So, I have joined about 25 per cent of North Americans with type 2 diabetes. It's serious and requires immediate action, but is hardly unique. I'm told this will likely reduce my lifespan by 5 - 15 years, though I don't know how anybody can figure something like that out, so I have simply added 15 years to my long-established wish to live to 107, and we're even on that score.
For the next three months (until my next tests - the papers for which are already on the passenger seat of my truck) I have to lose 20 pounds (piece of cake, ha, ha) and quit drinking alcohol (I think I now know a weekend that will be the one to quit).
So, my friends, next time we're partying or at a bar and someone asks, "Can I get you something to drink?" I don't want to hear any snickering nor see any sissy-finger pointing when I bark, in my best tough-guy rasp, "Give me a sasparilly... and make it snappy."
This afternoon I discovered tent caterpillars in my yard at home. Here are Greetem and Eatem, a couple very cute and colorful little creatures who are eying the poplar trees lining the driveway. This is today's view. I expect these guys and their families to harvest every last leaf from these trees within the next few days. They have already set up miniature picnic tables with sun umbrellas and signs with little arrows directing traffic to the lushest leaves.
Yesterday I finished two spoons that I had started at home last month when we couldn't get out to camp for a few weeks. My finishing tools were at camp, so had to wait.
As I was sitting on the deck sanding I noticed a big stand of poplar trees across the bay on the opposite shore totally defoliated. The tent caterpillars have arrived and will likely eat their way through the whole area in the next couple weeks. Although I killed a couple at camp last weekend they haven't hit here in numbers yet.
In their own right those little caterpillars are quite pretty and colorful. What a mess they make, though, when they arrive, hanging and falling from the trees. I don't know of a critter that squishes out so much "jelly" when you step on them or sit on them.
As I continued sanding I recalled that someone recently said they have a seven-year cycle. I thought someone told me a long time ago that it was a 17-year cycle.
After some more scotch - I had thought about quitting drinking this weekend, but with the warm temperatures and parched throat from all the sanding I figure it's best to hold off for awhile - I started wondering about cycles.
Rabbits, grouse, foxes, wolves are reputed to peak and ebb every seven years. Marriages supposedly suffer the seven-year itch. Life is full of cycles, many of which seem to be seven or 11 or 13 or 17 years.
That did it! I noted that these are all cycles featuring prime numbers! After a couple glasses of wine and some serious contemplation I realized that even this year - 2013 - is a prime number.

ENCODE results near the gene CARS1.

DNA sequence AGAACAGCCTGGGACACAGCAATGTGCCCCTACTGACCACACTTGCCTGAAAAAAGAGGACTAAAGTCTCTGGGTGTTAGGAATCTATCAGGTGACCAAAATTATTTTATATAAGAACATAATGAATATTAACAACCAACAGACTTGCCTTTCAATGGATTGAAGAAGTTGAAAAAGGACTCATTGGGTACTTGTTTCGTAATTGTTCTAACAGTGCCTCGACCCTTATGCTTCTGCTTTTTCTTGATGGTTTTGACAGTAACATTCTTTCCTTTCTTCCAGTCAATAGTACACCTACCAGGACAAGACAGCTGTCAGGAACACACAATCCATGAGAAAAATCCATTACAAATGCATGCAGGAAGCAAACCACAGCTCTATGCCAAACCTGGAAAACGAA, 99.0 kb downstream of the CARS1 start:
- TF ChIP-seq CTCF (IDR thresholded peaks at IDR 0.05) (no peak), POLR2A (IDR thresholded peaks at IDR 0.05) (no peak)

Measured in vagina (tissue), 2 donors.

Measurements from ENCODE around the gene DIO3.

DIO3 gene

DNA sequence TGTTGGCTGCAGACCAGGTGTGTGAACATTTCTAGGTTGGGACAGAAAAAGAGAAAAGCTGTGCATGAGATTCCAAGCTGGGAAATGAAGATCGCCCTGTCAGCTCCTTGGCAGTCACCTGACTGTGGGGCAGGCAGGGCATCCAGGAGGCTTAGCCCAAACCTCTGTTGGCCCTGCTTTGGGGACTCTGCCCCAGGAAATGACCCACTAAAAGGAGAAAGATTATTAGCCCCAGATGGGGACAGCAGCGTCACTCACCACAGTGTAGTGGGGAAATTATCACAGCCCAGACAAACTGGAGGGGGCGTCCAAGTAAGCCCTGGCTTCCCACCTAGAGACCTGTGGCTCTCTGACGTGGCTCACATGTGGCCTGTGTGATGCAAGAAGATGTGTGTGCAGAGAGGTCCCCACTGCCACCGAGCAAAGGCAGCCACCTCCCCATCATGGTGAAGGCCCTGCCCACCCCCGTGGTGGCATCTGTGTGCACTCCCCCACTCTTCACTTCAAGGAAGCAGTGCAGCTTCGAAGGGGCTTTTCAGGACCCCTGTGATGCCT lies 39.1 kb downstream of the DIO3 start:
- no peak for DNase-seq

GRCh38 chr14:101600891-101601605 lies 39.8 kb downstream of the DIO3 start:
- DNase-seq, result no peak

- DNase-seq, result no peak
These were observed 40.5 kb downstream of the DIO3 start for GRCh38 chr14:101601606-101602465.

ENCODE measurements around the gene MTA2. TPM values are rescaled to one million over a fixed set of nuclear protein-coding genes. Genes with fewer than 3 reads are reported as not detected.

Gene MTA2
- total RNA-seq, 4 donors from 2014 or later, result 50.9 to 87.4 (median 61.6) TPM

I believe I have discovered something. I don't quite know what, but it has to do with the relationship between cycles and prime numbers. I intend to ponder some more to figure out the implications.
Here's a picture of the two new spoons, in my patio planter of lettuce. We ate this season's first camp-grown lettuce today.
Swatting a mosquito caused me to pour some scotch and fall off the wagon.
As I was sitting quietly on the deck at camp, drinking iced tea and watching a spider legging along the rail, I suddenly spotted, out the corner of my eye, a gigantic bird flying past.
When I turned my head to get a look I saw that it was just a mosquito landing on my shoulder.
My mind immediately opened the pages of one of my favorite Edgar Allen Poe short stories - "The Sphinx" - and I was totally mesmerized as I watched the spider with the big red mark on its abdomen, swatted the mosquito, and flashed through visions of Poe's moth on the kitchen window screen.
The process caused me to wonder if mosquitoes go to heaven. I've never heard anybody ask that question and I've never wondered about it before. (I know some people think dogs go to heaven. Some think they don't. Others imagine that dogs have their own "Doggy Heaven." I don't know what to think, so I just let it lie.)
I'm thinking if all the mosquitoes that have ever lived are in heaven now it can't really be such a cool place to go. Then I thought, "Ah ha! Mosquitoes have their own heaven!" Maybe "Mosquito Heaven" is what we call "Hell."
As I wiped the mosquito remains off my shoulder and tried to feed it to the spider I quickly forgot the Sphinx, jumped out of my chair, exclaiming, "This is not the weekend to quit drinking."
As I start my second scotch I know I'm no closer to the truth about heavens and hells, but I'm much more content in my ignorance.
Cheers! Bottoms up!